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B r e a k i n g   W a t e r
Gazing upon personal memory and cultural history

 

She was a seamstress

She wore dresses

Made of sack cloth that

Previously contained flour.

 

 

Monologue

While breaking water, you muttered in distress,

It’s not polite to look up a woman’s dress.

Penitent, I found you in duress.

As I clung to your legs you continued to confess.

 

Sh-sh-sh-sh-sh-sh-sh-sh-sh-sh-sh-sh-sh

 

You walked from Kharphert to Izmir after the murder of Mardiros.

In exodus, you fled for your life with us three infants in tow.

A refugee, you lost your home, your land, and all your possessions.

Now, aside from us children, a sack and its contents were all that remained.

 

Hidden under your frock, the sack dangled freely between your legs.

With two strands of twine, it was loosely tethered around your waist.

Taboo, in your secret hiding place, no one knew its cache.

It swayed as you walked—back and forth—pounding against your thighs.

 

In moments of imminent danger, you scurried to a place of safety.

There you admonished us to take refuge under your dress.

To pacify us, you meted out dried chickpeas from your pocket.

Contrary to our usual chatter, only the muffled sound of gnashing was heard.

 

While breaking water, you muttered in distress,

It’s not polite to look up a woman’s dress.

Penitent, I found you in duress.

As I clung to your legs you continued to confess.

 

Sh-sh-sh-sh-sh-sh-sh-sh-sh-sh-sh-sh-sh

 

Upon approaching Izmir, you had a premonition, “a word from God,” you said.

He spoke to you about the contents of the dangling sack, “danger,” he said.

“Get rid of it, dump it, throw it away, lose it, it’s a threat to your lives.”

That evening you relived the Genocide in your dreams while camped near a river.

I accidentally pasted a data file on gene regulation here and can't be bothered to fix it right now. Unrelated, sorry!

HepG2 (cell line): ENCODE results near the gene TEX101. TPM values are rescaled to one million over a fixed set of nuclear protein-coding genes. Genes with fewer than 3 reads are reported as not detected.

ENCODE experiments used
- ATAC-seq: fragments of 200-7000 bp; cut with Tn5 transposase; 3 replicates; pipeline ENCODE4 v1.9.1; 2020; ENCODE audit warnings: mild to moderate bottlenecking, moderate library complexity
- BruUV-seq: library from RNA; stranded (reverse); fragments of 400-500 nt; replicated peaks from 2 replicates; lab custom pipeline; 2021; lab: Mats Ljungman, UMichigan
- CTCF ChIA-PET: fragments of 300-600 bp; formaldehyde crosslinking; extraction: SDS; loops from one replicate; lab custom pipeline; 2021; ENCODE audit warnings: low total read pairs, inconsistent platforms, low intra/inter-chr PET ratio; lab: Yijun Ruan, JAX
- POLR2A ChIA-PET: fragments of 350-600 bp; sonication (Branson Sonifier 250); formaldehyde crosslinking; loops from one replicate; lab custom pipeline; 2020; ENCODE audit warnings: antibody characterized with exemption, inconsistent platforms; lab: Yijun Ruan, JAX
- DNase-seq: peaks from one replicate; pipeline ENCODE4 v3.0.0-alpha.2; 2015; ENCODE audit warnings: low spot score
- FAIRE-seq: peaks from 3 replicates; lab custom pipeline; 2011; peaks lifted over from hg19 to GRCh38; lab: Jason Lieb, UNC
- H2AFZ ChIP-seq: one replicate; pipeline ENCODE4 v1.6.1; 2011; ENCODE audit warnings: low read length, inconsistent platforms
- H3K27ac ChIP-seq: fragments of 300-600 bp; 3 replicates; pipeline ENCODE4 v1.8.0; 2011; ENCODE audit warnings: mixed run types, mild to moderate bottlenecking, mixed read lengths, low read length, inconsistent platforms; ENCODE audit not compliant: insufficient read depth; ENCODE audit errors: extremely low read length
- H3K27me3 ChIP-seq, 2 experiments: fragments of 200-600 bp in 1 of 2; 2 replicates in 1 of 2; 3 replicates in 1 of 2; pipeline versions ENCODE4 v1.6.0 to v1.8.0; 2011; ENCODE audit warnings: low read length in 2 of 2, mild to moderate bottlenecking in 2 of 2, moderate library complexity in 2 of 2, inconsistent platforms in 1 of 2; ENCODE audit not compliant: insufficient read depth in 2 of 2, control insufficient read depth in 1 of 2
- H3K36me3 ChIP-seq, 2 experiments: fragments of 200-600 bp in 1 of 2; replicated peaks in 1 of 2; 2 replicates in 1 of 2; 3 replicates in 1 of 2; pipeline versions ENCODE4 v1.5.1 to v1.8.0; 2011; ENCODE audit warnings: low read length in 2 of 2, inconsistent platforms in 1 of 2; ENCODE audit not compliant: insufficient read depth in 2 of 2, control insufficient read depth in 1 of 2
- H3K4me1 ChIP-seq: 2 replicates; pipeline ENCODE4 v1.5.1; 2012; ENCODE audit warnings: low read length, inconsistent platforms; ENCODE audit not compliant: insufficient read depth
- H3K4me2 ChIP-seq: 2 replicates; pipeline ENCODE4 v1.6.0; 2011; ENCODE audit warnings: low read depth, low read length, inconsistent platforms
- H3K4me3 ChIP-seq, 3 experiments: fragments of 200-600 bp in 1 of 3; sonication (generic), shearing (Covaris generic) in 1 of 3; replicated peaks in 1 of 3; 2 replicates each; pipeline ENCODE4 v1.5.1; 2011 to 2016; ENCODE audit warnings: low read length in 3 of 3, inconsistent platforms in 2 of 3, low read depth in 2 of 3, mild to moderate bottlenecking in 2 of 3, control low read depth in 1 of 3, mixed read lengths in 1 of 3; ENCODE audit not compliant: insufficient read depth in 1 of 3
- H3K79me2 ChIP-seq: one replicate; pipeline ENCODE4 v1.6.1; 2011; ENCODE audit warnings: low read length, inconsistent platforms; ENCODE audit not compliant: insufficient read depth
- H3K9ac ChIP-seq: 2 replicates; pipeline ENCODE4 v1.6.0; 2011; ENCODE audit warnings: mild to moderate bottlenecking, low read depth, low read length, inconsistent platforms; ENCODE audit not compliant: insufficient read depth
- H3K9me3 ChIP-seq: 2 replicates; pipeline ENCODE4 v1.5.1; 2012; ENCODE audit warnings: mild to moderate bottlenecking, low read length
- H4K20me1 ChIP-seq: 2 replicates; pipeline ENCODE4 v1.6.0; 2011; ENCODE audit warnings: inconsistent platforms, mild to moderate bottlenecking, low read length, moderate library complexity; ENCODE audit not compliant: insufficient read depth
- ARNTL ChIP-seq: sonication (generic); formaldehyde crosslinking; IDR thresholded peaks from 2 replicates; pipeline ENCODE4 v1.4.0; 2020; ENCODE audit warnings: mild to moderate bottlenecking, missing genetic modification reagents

Against the churning of water, the pounding of your heart awakened you in the morning.

Gasping, gasping for air, you felt a chill shoot through your defenseless body.

Your hands trembled as you fondled the suspended sack between your legs.

You lifted the hem of your dress to wipe the cold sweat from your brow.

 

The potential danger of the sack weighed heavily on your mind.

Despite such ruminations, you continued to heed God’s warning through prayer.

Der voghormia, Der voghormia, Der voghormia, you cried for absolution.

Forgive me Lord, forgive me Lord, forgive me Lord, forgive me Lord.

 

While breaking water, you muttered in distress,

It’s not polite to look up a woman’s dress.

Penitent, I found you in duress.

As I clung to your legs you continued to confess.

 

Sh-sh-sh-sh-sh-sh-sh-sh-sh-sh-sh-sh-sh

 

Tired, hungry, and desperate, we walked all day until we reached the outskirts of the City.

An open window to a stranger’s house seemed to beckon God’s admonition.

As we passed by, you lifted your frock and untied the sack from your waist.

Held firmly in your grip, you quickly heaved it into the house and hurried away.

 

“What have I done?” you asked yourself as fear gripped your heart once more.